It seems to come so naturally to talk to your baby, toddler or preschooler about how they are made. In fact, the opportunities seem as endless as the pile of laundry that lies before you. I remember talking to my girls about their bodies as I changed their diapers or bathed them or as we danced around the kitchen island.

But as my girls have grown up, I’ve noticed that it gets exponentially harder to talk about how they are made. Usually this is because I’m no longer changing their diaper (thank God!) or helping them take a bath. But sometimes it’s harder because our kids start to realize that they don’t like how they are made. Maybe they don’t like the fact that they are smaller or less skilled in athletics. Or maybe they’ve been made fun of because of their appearance or personality. It’s hard to like how you are made when someone makes fun of you. Or it’s hard to talk about how they are made, because quite frankly you don’t like who your child is becoming these days (hello, 14 year olds). So many factors make it more difficult to see how your kids were made on purpose and for a purpose. And it’s hard to help our kids see that, too.

But noticing and commenting on how they are made is crucial to their confidence. They need to know that they were made on purpose. They need to know that they have value apart from anything external—that they have value simply because they were made.

But how do we do this? How can we build confidence in our kids about how they were made?

1. Pay attention.

Go out of your way to be a noticer. Pay attention to how your child was made and take note of it. It’s easy to get caught in noticing all the ways of correction or all the ways your child needs to improve. But it’s not so easy to notice all the good (especially if that child pushes all your buttons). Instead of being annoyed that she literally stops to smell the flowers, pay attention to the fact that she was created to notice the beauty in the ordinary. Or notice how she loves people, which is why she wants to talk to every person she passes. Practice being a student of your child—not for the purpose of seeing what needs to improve but for the purpose of seeing the unique ways your child was made on purpose.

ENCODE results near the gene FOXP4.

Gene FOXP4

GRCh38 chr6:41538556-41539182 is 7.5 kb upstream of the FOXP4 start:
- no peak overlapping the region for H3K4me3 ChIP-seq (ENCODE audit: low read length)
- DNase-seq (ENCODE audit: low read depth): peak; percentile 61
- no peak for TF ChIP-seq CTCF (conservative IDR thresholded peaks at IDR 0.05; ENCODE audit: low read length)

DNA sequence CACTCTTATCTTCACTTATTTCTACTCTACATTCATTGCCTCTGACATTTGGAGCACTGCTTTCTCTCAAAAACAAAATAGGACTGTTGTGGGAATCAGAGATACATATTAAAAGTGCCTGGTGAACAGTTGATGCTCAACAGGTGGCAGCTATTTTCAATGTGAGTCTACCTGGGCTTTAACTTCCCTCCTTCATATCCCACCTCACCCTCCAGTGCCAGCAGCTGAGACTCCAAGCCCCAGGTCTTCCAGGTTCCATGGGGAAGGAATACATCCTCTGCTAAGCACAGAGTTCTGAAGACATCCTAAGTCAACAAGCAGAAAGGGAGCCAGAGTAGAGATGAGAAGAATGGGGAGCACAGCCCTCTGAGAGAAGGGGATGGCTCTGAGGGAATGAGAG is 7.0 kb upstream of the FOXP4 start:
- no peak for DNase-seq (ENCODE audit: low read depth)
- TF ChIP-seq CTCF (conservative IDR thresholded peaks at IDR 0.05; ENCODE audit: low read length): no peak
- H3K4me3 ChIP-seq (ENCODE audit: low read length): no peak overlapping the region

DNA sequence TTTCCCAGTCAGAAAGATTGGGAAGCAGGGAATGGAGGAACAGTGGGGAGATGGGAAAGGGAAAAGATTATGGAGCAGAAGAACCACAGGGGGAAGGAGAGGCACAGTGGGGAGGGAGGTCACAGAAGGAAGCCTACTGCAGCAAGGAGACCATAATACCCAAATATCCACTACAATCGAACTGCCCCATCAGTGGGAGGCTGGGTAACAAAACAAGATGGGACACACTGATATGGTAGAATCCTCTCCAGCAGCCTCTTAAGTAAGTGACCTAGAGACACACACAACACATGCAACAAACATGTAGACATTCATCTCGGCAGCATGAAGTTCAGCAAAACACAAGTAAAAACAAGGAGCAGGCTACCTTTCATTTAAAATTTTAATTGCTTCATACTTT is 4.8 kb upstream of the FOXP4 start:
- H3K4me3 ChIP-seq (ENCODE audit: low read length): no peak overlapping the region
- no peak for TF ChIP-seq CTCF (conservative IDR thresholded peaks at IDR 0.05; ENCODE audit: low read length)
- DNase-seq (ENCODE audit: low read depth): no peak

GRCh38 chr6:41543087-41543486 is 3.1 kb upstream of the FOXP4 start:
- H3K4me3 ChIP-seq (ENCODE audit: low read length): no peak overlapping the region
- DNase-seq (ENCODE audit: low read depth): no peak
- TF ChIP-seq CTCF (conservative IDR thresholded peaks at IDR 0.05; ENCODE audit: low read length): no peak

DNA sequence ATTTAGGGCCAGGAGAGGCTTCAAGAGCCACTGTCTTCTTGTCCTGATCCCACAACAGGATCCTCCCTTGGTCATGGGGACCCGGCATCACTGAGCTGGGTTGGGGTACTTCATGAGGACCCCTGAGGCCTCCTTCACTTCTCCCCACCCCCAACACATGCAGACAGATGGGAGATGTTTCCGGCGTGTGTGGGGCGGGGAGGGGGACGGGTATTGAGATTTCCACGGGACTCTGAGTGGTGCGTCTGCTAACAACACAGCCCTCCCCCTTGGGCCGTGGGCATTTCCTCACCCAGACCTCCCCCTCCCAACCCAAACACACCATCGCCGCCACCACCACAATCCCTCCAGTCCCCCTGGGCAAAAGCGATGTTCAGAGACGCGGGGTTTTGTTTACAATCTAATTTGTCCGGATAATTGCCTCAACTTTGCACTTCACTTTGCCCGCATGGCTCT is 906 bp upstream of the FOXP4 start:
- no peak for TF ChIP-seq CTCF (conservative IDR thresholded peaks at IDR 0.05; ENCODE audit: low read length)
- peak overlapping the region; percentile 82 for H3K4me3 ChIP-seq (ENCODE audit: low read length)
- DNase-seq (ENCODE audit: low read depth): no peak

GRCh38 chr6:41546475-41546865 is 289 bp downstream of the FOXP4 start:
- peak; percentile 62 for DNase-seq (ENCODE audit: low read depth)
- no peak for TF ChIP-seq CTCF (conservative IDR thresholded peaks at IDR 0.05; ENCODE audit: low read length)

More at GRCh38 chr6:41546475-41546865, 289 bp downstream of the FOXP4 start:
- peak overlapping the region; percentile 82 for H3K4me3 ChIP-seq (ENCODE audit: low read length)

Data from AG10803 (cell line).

2. Say it out loud.

After you have noticed how your child was made, share it. It could be as simply as “I love your smile.” “Thanks for being so helpful.” “You are so strong to endure running 3 miles in PE.” If this feels forced to you, think about what you wish someone would notice about you. And then, use that to help you speak affirming words over your child.

Dr. Deborah Tillman, America’s Super Nanny, recently said on the Surviving Sarah podcast that every night she would sit down with her son at bedtime and say to him, “I see greatness in you.” Then, she would speak something specific to him, and then ask him to say one great thing about himself. That is powerful! How much more confidence would your child (or even yourself) have if they heard every night that there is something great in how they were made?

3. Say it often.

I think it is safe to say that most of us don’t hear many positive words about who we are on a regular basis. Research has shown that for every 1 positive word we hear 5 negative words. We are quite literally starved of positive affirmation. So imagine how needed it is for our kids to hear positive affirmation about how they were made on purpose and for a purpose as they progress through development. So commit to saying something positive about how your child was made every day. Maybe it’s every morning before they leave for school. Or maybe you could leave a note in their lunchbox or on the dashboard of their car or on their bathroom mirror.

Notice the good. Say it out loud and often. Doing that will build confidence in your kids that they were made on purpose and for a purpose. And along the way, it will change your perspective towards your kids. You’ll find that you notice the good things more than the things that need improvement.